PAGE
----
Layoff insurance offered to reassure homebuyers

September 20, 1992|By Jim Johnson | Jim Johnson,McClatchy News Service

Builders, brokers and lenders are offering a new incentive to would-be homebuyers whose job worries have kept them on the sidelines -- layoff insurance.

Studies indicate that potential buyers in many parts of the country have shied away from the housing market, despite cheaper prices and low interest rates, because they fear joining the growing ranks of the unemployed.

One way to dispel that concern, some of those who build, finance and sell houses believe, is with a guarantee that covers ++ the monthly mortgage payments of buyers who lose their jobs.

Prudential Realty of California, for example, recently unveiled a plan to pay buyers as much as $5,000 monthly for 12 months if they are laid off. Customers can renew the programs every 12 to 18 months.

Buyers are covered only if they lose their jobs during the first year of homeownership.

The program is being offered to those who buy houses listed with Prudential or those listed with another agency but sold by Prudential. The coverage costs from $20 to $700, depending on the amount of the payments guaranteed.

Glendale Federal Bank is believed to be one of the first lenders in California to offer the layoff insurance.

The Los Angeles-based thrift will pay up to $3,500 a month for up to 12 months at a cost of 3.75 percent of the monthly mortgage payment. On a $1,000 payment, that would amount to $37.50 per month.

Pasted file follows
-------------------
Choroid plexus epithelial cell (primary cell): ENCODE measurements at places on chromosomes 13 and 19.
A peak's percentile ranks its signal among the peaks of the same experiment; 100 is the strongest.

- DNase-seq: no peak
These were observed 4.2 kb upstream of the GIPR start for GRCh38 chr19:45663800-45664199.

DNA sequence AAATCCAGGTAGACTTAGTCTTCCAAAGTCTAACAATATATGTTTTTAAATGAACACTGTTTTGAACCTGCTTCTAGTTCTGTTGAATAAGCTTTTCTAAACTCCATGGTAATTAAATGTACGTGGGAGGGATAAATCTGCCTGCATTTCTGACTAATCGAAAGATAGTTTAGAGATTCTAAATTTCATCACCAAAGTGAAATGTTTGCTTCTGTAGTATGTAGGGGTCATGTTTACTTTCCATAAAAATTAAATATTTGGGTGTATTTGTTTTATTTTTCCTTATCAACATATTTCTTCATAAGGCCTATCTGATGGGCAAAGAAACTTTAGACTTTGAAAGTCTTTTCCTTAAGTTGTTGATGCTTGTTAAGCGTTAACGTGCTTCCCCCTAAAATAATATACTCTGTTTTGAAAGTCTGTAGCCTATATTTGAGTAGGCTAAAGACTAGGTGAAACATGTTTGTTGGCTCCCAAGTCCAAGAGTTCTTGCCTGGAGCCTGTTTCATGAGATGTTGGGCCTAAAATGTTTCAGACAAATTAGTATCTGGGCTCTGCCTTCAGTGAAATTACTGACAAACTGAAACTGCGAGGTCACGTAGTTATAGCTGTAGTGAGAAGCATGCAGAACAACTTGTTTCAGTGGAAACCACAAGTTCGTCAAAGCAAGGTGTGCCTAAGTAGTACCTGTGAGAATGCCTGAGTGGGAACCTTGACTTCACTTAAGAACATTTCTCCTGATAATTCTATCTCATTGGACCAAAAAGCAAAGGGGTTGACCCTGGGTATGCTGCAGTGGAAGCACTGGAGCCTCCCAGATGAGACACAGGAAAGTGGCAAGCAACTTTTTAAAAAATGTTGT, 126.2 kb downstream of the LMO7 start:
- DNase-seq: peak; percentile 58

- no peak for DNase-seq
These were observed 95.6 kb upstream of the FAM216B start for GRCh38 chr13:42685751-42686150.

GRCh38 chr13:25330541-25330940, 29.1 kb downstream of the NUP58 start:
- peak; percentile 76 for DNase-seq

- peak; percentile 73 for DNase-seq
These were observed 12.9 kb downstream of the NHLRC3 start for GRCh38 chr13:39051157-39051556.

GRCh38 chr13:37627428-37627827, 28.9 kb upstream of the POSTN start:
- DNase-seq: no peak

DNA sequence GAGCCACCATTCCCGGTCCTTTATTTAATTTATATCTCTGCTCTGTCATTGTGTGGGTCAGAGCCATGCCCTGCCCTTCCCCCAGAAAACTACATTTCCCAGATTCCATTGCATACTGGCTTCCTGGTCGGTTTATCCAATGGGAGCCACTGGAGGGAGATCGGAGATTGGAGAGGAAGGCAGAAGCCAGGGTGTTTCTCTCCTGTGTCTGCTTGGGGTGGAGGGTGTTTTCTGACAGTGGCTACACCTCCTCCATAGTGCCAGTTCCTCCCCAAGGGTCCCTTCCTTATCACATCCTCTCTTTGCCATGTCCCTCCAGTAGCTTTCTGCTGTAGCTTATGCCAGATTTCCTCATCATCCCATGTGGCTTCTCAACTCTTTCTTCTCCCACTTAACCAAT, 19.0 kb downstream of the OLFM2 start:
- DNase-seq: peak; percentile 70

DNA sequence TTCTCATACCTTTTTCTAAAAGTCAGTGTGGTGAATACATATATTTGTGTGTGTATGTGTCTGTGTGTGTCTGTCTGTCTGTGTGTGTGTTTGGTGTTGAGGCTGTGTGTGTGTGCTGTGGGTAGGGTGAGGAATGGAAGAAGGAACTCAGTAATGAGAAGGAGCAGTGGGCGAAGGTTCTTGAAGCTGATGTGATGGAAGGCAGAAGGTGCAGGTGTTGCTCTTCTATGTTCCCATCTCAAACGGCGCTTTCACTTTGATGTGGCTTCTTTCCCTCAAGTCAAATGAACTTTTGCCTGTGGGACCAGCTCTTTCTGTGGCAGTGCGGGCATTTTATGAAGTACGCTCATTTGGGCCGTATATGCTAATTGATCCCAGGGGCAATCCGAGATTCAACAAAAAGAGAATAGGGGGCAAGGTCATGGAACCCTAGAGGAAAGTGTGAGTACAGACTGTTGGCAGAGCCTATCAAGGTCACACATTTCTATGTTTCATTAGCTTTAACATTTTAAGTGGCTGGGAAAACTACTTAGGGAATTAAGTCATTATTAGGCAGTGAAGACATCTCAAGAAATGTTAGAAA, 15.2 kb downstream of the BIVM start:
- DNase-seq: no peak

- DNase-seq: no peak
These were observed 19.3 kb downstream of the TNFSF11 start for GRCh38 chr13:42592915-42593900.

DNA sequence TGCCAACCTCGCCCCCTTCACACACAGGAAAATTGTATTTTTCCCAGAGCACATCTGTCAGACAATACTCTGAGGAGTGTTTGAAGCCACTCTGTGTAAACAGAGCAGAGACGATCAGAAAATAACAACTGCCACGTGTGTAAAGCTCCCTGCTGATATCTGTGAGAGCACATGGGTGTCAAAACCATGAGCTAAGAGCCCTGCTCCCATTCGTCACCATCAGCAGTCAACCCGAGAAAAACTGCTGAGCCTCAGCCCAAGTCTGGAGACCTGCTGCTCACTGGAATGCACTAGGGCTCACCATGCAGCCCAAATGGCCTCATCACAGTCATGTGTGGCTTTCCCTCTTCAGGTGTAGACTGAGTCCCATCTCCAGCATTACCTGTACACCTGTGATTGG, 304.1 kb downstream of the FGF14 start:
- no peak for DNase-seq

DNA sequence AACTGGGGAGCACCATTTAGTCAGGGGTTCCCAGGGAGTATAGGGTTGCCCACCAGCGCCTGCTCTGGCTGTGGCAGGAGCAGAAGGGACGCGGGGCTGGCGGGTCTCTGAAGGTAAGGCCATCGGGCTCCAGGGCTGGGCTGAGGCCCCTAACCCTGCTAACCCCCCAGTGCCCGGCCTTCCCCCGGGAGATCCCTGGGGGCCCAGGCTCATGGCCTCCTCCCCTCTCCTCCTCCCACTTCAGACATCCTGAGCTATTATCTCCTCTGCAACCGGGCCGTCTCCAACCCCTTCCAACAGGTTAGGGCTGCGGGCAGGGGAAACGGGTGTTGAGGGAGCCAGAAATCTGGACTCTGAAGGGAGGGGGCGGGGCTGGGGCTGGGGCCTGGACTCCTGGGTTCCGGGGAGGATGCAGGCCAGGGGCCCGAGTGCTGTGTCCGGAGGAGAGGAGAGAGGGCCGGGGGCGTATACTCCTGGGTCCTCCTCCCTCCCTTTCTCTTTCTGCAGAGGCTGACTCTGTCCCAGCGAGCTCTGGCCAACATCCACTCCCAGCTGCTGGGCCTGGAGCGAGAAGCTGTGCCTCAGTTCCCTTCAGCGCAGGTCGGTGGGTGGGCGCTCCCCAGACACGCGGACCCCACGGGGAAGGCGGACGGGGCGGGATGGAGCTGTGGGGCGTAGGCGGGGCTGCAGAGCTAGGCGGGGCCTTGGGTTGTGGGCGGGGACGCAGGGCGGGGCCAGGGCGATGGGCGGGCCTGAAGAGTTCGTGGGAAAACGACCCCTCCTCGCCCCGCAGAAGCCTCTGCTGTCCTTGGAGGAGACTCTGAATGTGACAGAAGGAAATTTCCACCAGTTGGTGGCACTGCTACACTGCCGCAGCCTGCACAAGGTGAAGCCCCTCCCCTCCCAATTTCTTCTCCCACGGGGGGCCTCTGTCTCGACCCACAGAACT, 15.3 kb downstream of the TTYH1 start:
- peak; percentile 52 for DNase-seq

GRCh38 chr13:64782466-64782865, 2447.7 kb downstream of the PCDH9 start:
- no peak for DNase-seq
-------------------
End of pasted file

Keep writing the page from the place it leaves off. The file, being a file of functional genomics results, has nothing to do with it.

Like other insurance, layoff coverages have exclusions and limitations, so it's important to read the fine print, consumer advocates say.

Some plans, for example, may exclude the self-employed, and two-income families may find that they're eligible for only partial payments if just one wage earner loses a job.

Other real estate notes:

* Sacramento and other major metropolitan areas in California are in the spotlight again because of their high housing costs, compared with the rest of the nation.

California's big cities dominate the dark side of a quarterly affordability index sponsored by the National Association of Home Builders.

In its second-quarter report, the Washington-based association recently determined that the West claimed 21 of the 25 least affordable housing markets in the nation -- and 19 of them are in California.

The index, based on a price, income and interest-rate formula, changes little from quarter to quarter.

San Francisco continues to lead the nation as the least affordable housing market. Sacramento was ranked 19th in that category, which is an improvement over its previous position, when it tied with New York City at 15th.

The Big Tomato was squeezed between Jersey City, N.J., which was 14th, and San Bernardino/Riverside, Calif., 16th. Local surveys show the recent median sales price of a new house in Sacramento to be $147,000, while the cost of a previously owned home was $137,000.

The builder's association, relying on a mix of new and resale housing, pegged the national median at $105,000. And it found, not surprisingly, that small towns typically have more affordable housing. Thus, Jackson, Mich., was declared the most affordable housing market in the nation at $59,000, followed by Brazoria, Texas, at $85,000.

* Time shares will be sold at what the auctioneer promises to be discounted prices at the Los Angeles Convention Center Sept. 27.

More than 100 time shares -- at destinations ranging from Mexico to England and from Tahiti to Tahoe -- will be offered for sale by Tri West Inc. of Marina del Rey.

Minimum bids will range from $100 to as much as $14,000, according to the auctioneer, the Piatelli Co.

At previous auctions, time shares have brought on average about half of their original sales price.

Purchases may be made by mail. To obtain seller registration information or to receive a free catalog listing the time shares for sale, call (800) 423-6377.

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